Swiss railways pursue eco-efficiency

Taking the train takes the strain off the environment says the Federal Railways Keystone Archive

The Swiss Federal Railways has been highlighting the environmental impact of noise pollution in a bid to convince passengers and companies to use railways rather than highways.

This content was published on May 29, 2001 - 18:52

The move follows a three-year study, which shows that the ecological gap between road and rail travel is diminishing in other respects.

The study was conducted jointly with the Federal Institute of Technology in Zurich.

"In terms of emissions into the air like nitrogen oxide, road traffic will catch up ecologically because the laws have been tightened," said Thomas Baumgartner, a researcher in the department of environmental sciences.

"And, of course, the Swiss railways already use hydro-electricity so there's not much potential for reducing the ecological impact of electricity production as there would be in neighbouring countries where oil or coal is more widely used."

The new study showed that 40 per cent of environmental impact is caused by noise. The authors of the report said that if the Federal Railways followed a noise-reduction strategy, the ecological advantage of rail would be maintained.

"The potential to reduce noise emissions is much larger by railways than by truck or road transport in general," said Baumgartner.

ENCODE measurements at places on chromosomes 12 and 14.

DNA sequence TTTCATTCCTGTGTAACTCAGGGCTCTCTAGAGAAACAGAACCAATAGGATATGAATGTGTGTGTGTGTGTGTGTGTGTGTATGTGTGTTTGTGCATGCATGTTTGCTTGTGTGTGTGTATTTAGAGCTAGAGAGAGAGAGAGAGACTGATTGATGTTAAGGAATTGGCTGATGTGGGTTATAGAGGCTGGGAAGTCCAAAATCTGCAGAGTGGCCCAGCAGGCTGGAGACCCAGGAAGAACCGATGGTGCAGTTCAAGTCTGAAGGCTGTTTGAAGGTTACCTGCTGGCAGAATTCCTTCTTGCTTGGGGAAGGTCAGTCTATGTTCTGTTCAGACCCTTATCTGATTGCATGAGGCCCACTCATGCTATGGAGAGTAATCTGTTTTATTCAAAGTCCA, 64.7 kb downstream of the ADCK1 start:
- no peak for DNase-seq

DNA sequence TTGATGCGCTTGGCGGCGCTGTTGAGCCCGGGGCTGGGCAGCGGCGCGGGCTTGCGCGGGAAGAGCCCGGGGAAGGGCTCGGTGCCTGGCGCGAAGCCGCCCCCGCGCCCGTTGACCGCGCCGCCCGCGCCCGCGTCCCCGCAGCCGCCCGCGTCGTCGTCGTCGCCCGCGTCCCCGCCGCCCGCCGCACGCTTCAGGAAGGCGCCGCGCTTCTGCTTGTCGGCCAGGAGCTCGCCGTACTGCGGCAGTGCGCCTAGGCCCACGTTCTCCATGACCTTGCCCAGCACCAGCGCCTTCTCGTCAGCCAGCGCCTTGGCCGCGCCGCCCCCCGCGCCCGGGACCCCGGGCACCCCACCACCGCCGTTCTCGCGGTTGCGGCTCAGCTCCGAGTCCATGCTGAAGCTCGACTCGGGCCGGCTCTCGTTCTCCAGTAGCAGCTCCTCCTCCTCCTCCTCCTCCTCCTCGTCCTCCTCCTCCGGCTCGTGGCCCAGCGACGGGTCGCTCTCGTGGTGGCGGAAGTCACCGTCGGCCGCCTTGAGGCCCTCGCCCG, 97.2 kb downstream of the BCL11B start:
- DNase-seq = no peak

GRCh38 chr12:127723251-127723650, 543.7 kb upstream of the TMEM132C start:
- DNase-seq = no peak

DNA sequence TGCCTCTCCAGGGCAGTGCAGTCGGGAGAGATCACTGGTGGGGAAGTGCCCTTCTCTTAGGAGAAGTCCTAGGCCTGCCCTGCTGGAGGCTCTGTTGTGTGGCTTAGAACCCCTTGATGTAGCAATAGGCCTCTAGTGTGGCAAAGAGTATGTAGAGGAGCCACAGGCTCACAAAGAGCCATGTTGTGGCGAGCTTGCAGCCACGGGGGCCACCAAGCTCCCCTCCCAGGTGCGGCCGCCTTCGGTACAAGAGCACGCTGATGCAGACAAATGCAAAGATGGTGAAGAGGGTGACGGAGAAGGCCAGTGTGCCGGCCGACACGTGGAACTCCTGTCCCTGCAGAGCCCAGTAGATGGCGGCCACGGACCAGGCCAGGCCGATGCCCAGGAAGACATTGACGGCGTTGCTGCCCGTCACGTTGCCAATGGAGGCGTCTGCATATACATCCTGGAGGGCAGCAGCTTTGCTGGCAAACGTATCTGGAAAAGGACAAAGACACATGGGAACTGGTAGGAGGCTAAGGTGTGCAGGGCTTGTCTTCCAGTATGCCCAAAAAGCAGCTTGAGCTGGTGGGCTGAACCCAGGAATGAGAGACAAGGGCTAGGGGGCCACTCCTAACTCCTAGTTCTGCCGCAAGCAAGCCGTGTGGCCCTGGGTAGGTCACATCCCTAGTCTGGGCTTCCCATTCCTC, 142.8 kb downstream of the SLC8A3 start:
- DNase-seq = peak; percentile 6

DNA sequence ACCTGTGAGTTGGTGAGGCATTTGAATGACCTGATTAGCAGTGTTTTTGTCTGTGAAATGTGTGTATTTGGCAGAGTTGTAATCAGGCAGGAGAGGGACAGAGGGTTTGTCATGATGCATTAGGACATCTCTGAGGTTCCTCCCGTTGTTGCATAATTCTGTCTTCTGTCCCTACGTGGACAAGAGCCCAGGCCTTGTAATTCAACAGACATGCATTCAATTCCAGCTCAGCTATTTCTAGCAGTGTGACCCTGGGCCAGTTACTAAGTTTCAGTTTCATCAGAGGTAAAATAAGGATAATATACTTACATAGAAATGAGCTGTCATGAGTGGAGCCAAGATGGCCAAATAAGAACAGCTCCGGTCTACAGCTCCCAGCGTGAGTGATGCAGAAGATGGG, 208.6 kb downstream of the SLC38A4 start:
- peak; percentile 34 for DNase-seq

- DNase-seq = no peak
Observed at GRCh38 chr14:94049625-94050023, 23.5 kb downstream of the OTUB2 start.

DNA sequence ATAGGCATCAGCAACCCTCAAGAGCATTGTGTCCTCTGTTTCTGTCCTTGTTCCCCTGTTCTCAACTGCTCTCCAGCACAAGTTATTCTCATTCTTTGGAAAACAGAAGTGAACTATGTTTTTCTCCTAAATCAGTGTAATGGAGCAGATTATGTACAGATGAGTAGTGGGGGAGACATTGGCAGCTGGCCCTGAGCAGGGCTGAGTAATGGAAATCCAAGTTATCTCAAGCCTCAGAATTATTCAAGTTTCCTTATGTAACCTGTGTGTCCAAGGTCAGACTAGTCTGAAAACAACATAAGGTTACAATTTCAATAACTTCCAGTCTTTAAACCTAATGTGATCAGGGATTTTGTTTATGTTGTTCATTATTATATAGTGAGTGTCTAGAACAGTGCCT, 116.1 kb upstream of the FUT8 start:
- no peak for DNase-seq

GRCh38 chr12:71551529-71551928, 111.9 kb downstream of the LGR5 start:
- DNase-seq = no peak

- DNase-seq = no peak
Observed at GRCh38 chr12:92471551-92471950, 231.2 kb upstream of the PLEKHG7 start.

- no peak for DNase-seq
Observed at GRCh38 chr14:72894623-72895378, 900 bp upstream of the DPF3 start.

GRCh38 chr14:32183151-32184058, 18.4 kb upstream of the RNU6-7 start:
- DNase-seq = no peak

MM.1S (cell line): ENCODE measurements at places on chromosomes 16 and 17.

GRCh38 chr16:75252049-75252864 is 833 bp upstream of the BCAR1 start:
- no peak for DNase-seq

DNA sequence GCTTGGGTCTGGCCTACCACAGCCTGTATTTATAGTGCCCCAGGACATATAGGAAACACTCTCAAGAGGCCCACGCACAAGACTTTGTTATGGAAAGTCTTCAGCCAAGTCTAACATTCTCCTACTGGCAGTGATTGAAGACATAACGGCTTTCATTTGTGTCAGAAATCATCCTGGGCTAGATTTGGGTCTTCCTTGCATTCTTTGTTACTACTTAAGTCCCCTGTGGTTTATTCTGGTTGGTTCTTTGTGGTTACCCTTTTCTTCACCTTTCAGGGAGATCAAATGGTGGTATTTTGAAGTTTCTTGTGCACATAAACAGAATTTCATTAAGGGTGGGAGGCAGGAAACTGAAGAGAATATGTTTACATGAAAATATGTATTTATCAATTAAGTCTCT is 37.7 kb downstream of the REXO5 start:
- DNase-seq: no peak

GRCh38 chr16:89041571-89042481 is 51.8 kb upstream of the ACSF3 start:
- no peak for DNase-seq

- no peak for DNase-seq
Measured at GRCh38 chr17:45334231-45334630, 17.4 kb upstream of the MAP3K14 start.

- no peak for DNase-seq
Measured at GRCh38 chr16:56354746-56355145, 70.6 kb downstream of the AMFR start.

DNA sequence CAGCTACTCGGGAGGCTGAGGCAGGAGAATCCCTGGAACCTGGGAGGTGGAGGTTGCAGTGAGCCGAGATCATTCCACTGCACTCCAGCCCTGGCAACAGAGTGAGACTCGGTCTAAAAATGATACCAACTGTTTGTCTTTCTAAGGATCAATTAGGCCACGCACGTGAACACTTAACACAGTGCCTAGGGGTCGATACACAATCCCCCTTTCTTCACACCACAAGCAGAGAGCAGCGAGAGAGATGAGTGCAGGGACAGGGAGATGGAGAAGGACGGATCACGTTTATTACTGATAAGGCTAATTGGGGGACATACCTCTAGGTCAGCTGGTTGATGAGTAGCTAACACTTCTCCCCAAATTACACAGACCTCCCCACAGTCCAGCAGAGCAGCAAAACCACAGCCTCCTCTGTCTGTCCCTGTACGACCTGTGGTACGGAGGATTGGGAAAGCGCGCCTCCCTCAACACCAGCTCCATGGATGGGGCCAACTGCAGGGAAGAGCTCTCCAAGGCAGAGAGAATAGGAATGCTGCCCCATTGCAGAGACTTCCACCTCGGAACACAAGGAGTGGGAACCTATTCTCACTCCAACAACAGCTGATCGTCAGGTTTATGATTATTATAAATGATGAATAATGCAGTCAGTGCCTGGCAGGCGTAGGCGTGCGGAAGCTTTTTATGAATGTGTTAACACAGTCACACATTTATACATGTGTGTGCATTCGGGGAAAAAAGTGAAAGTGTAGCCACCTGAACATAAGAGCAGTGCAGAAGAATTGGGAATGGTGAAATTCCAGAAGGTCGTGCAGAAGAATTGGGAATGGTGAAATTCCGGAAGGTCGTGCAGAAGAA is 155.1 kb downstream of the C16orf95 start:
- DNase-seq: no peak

"You can build anti-noise walls along specific stretches of railway but you can't plaster our roads with anti-noise walls because this would be much too expensive."

Travelling by train is hugely popular in Switzerland. About 20 per cent of all passengers and some 36 per cent of all goods go by rail. The combined figure of 25 per cent is double the European average.

Baumgartner believes that economy and ecology can co-exist if people care about the environment.

"If society thinks the environment is not worth protecting, then the economic argument will always win out," he said.

"But if the demand for a good and safe environment is there, then the ecological trade-off is quite different and that is what we have seen in the case of noise with the railways. It is now worthwhile to invest in anti-noise measures but before when noise wasn't a problem, the economy dominated."

by Vincent Landon

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In compliance with the JTI standards

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